President Joe Biden this week continued to pursue a path toward advancing his multitrillion-dollar infrastructure spending package.
In a move that surprised many observers, he offered a compromise to Republicans that included keeping in place the tax cuts passed by former President Donald Trump in 2017.
Infrastructure negotiations continue
With a price tag of nearly $2 trillion, a major point of contention between the two parties has been how the proposal would be funded.
The president’s original plan included tax increases on corporations and wealthy Americans. Specifically, he favored hiking the corporate tax rate from 21% to 28%, undoing Trump’s tax breaks.
Congressional Republicans were adamantly opposed to the idea and countered with an infrastructure plan worth nearly $1 trillion that would have been partially funded by leftover funding from COVID-19 relief legislation.
Biden and Democratic lawmakers made it clear that the GOP proposal was a nonstarter.
Over the past week, Biden has been busy negotiating with U.S. Sen. Shelley Moore Capito (R-WV), her party’s lead negotiator on infrastructure. It was during these negotiations that the president made his notable counteroffer.
Both sides offer compromises
He affirmed that he would be willing to forego the corporate tax rate increase, reportedly suggesting other funding methods including increased tax enforcement.
The prospect of raising taxes has long been a central complaint among GOP legislators, as Senate Republican Leader Mitch McConnell (R-KY) asserted in March.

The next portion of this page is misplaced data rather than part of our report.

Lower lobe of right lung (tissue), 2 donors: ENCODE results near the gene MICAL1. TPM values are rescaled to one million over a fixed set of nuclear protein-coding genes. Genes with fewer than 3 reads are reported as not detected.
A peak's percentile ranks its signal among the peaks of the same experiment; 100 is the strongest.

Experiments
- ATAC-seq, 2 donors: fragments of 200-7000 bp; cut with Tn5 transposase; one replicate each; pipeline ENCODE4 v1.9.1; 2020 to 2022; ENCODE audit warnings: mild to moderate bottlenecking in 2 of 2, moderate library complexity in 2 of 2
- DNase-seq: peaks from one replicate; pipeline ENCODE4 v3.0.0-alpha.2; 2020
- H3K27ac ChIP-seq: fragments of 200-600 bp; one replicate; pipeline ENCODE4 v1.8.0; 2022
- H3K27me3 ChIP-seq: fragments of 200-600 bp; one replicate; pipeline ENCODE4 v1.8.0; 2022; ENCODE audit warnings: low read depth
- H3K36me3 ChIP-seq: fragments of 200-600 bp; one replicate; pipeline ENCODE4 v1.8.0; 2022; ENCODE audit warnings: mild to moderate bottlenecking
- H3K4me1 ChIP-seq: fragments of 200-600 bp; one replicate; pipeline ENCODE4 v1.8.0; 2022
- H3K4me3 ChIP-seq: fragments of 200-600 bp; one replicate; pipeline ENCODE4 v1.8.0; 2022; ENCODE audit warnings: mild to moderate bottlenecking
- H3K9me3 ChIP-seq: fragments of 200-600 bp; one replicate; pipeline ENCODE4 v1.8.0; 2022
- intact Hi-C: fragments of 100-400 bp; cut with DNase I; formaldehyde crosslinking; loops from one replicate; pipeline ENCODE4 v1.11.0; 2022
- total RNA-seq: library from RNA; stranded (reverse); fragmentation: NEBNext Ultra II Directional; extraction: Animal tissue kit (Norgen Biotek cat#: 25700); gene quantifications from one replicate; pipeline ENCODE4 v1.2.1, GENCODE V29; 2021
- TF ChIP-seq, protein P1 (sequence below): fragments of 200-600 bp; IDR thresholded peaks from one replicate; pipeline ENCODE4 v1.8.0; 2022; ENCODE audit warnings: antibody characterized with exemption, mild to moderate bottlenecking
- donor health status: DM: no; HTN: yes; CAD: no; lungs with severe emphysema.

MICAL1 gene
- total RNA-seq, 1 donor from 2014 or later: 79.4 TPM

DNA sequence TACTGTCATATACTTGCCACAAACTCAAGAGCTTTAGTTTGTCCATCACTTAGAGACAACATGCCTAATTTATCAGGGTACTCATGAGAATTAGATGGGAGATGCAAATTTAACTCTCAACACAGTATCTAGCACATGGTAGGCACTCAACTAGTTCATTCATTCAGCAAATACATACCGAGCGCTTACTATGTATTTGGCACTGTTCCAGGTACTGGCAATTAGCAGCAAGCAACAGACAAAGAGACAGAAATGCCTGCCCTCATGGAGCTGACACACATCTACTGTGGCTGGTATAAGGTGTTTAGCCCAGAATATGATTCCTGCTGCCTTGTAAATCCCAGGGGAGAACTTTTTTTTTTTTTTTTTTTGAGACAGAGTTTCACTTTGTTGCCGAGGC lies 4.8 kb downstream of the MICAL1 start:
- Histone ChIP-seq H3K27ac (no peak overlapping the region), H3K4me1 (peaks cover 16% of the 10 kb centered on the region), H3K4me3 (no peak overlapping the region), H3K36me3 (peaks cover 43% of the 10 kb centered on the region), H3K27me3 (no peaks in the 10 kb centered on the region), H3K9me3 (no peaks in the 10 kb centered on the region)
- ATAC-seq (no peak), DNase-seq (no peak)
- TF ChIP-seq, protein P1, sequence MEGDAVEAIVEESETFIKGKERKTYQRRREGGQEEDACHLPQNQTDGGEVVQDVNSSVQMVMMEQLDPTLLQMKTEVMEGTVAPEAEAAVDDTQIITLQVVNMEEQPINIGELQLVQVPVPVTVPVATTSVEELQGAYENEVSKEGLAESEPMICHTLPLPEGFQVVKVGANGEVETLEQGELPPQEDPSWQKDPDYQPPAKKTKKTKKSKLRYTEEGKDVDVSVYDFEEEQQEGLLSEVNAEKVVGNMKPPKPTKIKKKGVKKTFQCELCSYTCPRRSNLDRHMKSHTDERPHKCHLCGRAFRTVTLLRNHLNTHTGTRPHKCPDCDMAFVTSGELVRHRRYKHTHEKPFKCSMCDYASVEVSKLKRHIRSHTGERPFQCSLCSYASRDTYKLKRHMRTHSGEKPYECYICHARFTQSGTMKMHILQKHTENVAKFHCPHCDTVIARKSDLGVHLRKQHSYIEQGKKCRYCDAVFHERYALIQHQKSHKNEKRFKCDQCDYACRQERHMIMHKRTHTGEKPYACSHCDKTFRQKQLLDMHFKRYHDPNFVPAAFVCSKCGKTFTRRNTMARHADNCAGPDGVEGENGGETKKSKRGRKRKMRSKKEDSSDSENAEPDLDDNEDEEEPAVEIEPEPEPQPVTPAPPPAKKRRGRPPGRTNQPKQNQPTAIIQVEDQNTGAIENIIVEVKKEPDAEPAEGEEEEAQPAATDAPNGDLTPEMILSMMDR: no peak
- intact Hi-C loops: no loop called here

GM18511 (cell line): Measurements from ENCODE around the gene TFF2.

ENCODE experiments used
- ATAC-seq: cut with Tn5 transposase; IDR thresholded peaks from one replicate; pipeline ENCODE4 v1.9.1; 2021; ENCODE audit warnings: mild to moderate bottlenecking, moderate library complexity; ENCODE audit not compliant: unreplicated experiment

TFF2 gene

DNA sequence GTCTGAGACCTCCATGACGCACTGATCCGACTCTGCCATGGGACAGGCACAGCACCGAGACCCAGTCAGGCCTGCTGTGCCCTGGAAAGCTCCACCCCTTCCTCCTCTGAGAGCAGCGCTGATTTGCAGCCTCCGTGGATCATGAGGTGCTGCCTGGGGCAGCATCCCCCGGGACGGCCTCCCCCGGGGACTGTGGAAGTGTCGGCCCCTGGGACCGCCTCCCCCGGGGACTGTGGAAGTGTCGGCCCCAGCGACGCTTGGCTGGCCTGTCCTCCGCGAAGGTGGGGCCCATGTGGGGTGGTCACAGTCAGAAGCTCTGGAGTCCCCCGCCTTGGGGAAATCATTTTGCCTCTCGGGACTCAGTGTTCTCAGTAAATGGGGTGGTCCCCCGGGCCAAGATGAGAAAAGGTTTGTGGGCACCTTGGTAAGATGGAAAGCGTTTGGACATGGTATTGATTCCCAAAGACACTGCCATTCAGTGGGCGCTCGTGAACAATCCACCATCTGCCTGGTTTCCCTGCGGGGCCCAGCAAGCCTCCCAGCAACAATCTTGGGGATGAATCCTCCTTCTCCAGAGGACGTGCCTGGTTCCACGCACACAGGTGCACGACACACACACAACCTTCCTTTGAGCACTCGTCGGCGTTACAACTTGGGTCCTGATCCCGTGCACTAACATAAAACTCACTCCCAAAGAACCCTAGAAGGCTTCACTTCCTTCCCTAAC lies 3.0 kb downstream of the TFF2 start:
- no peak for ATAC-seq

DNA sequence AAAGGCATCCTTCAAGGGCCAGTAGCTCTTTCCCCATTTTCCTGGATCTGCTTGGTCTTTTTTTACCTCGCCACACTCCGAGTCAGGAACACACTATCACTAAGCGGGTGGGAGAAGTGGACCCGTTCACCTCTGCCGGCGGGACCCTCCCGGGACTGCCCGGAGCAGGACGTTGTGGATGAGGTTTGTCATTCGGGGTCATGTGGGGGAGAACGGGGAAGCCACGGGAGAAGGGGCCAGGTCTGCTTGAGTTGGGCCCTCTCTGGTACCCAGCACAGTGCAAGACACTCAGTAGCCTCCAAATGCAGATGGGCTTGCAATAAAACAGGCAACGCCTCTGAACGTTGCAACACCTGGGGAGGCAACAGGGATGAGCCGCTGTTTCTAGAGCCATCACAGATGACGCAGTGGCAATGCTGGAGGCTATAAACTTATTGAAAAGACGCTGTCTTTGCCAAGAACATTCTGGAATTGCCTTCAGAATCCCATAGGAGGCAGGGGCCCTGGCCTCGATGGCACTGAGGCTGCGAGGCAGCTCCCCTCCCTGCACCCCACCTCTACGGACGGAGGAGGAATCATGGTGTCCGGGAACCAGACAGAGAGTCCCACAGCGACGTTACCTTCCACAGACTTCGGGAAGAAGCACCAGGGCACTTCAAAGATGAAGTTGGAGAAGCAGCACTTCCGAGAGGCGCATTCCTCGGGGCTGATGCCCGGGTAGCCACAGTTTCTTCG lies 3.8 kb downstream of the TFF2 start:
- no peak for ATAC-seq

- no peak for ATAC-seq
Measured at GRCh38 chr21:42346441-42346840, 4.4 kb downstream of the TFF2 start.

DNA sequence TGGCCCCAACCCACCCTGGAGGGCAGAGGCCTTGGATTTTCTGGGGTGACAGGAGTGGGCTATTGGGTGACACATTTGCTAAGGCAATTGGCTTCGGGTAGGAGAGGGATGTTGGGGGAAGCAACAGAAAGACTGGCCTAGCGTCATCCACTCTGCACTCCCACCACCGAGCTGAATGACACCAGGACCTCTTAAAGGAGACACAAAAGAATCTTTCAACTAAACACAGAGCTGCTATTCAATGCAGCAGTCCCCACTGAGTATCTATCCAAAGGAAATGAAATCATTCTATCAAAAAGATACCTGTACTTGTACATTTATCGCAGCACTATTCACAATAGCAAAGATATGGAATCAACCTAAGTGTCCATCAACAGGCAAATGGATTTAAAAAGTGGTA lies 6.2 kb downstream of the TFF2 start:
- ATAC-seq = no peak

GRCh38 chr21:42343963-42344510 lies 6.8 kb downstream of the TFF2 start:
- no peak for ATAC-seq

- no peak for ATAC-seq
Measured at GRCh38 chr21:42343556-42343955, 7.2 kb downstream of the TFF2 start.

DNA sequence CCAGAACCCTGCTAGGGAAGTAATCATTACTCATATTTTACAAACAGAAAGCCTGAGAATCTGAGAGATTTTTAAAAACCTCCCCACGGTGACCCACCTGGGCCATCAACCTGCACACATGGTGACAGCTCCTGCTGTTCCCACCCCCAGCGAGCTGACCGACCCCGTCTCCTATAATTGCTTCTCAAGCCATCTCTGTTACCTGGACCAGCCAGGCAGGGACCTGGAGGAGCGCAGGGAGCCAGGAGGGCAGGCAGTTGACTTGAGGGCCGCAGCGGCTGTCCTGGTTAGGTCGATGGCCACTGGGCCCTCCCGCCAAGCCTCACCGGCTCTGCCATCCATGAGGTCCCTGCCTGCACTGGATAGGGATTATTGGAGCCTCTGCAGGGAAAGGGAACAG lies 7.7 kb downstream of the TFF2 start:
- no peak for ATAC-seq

“It’s like a Trojan horse,” he told reporters at the time. “It’s called infrastructure, but inside the Trojan horse it’s going to be more borrowed money and massive tax increases on all the productive parts of our economy.”
As for the specifics of the infrastructure plan itself, however, a fundamental disagreement between the parties appears to persist despite the robust and ongoing negotiations. Talks are set to resume between Biden and Capito next week.
White House press secretary Jen Psaki provided an update without offering many specifics about the root of the impasse, explaining: “The president expressed his gratitude for her effort and goodwill, but also indicated that the current offer did not meet his objectives to grow the economy, tackle the climate crisis, and create new jobs.”